It’s always a pleasure to open the mail box and find the postie has delivered the latest edition of Sanctuary magazine. The Alternative Technology Association (ATA) uses this publication as one way of promoting renewable energy, sustainable building and water conservation. Given they’ve been around since 1980, ATA has built up a wealth of expertise. Their skills and experience make sustainable design simple for those of us who are newer to the game.
One particular article in Edition 37 caught my eye. When is a concrete floor the right choice? Since concrete floors are integral to our design, I was keen to find out what the ATA recommends.
Concrete floors are a mainstay of sustainable design.
The article’s author (Dick Clarke) pointed out that concrete floor slabs are Thermal Mass 101 for a sustainable design based on passive heating and cooling principles. In winter, the slab absorbs the sun’s energy during daylight hours and then releases the heat to maintain a comfortable indoor temperature overnight. By shading the slab in summer with eaves, the floor absorbs energy from a warming room. At night, the heat is flushed out of the house with fresh air flow from cross-circulation.
So far so good. That’s exactly what we had in mind.
But things don’t always go according to plan. Would our design stand up to some exceptions that Dick noted?
Overnight cooling works best if the temperature actually drops after a hot day. Tick! Although Melbourne can have a few nights of sustained high temperatures, it usually cools off after the sun sets. After a few days of sweltering weather, we can often get a southerly change which drops the temperature dramatically. That means it is possible to cool the slab overnight with enough ventilation.
Winter heating means allowing the sun’s rays deep into the home to warm as much of the floor as possible. Tick! David worked out the angles and window sizes to maximise winter warming. Our clerestory windows help to direct light into the rooms on the southern side. Apparently, not enough warming means the cool slab sucks the heat out of a room which makes for an uncomfortable place to live.
Our design meets the basic requirements. Now for the details.
To insulate or not?
Sitting a slab directly on the ground in a well-insulated Australian house means it stays between 16 and 19 degC. This represents the variation in deep ground temperature from winter to summer. That’s a good starting point for adding energy from the Sun in winter and keeping the home cool in summer.
For the southern regions of Australia, adding under-slab insulation is encouraged. This stops the slab’s temperature dropping too low in winter which means the Sun’s passive heating can’t quite get the floor temperature up high enough for comfort. Exactly where you cross the line into needing under-slab insulation isn’t clear.
Melbourne is steadily getting warmer so perhaps under slab insulation would apply to Hobart. We’ll need some local expertise to help make this decision.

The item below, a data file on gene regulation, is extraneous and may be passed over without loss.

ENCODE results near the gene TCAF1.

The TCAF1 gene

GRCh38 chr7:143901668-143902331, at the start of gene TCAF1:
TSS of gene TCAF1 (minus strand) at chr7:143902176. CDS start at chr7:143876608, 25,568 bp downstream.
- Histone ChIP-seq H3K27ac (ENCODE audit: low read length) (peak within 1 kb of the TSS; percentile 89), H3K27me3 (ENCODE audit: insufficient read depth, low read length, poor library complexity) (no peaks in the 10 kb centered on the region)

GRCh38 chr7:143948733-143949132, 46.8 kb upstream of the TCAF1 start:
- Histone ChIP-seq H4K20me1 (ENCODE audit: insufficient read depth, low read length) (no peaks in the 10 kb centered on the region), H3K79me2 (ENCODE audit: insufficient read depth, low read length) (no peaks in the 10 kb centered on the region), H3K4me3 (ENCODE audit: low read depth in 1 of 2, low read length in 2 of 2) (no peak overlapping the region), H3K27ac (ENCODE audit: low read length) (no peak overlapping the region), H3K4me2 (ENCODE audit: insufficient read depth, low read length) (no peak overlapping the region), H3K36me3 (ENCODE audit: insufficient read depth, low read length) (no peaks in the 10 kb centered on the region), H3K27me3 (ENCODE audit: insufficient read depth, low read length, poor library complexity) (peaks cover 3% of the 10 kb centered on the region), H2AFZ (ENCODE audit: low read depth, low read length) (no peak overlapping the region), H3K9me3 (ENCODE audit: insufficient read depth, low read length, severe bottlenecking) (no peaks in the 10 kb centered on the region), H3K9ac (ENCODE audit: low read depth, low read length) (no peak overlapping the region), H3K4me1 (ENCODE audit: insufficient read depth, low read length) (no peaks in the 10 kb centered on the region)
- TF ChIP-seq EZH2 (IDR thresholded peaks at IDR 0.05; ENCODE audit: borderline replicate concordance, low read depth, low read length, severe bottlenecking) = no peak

Interesting to note that building codes require insulation when the slab contains heating coils.
It’s another story when dealing with the edge of the slab. Edge insulation is recommended in all cases. The sides of the slab are directly exposed to the wide range of daily temperatures. Preventing heat loss or gain from the sides means the thermal mass works better.
There are two choices for the floor’s finish – burnished and polished.
Burnished means trowelling the surface of the newly-laid concrete until it shines. The surface must be protected from any accidental damage (eg scratching) until construction is completed. I suppose any chips or scratches would be hard to fix or difficult to hide. A burnished floor has a mottled finish.
We’re going for the polished concrete floor. David will grind the floor back a couple of millimetres until the aggregates in the concrete mix are exposed. Then the floor is polished. This brings out the different colours in the stones added to the concrete mix. In our case, this will be whatever the supplier added to the mix that day. However, special mixes that contain coloured pebbles, sea shells and glass are possible. Polishing is done near the end of the build. The floor still needs protection from scratches but for less time than one with a burnished finish.
Concrete versus sustainable design.
Concrete is not a poster child for sustainable design due to its high embodied energy and carbon footprint. However, it does a good job as thermal mass.
Alternatives such as Boral Envirocrete or Envisia concrete achieve a better balance between the pros and cons. Envirocrete includes recycled concrete while Envisia uses a patented process to reduce the amount of cement used in the production process. Given that Envisia is only available in NSW and ACT, it’s likely we’ll be using a blend with recycled materials and other extenders such as flyash in our floors.
Key points to note.
Sanctuary certainly helped us clarify various design aspects of the concrete floor.
- Roof line is angled at the right slope to allow maximum sunlight into the living area to warm the concrete floor during winter.
- Eaves extend far enough outside the home to shade the floor during warmer months.
- Under-slab insulation may not be required but we need to double check this.
- Edge insulation is a requirement.
- Alternatives to standard concrete mixes will reduce the carbon footprint and help us stay true to sustainable design principles.
It’s much simpler once you get the guidelines from a helpful resource.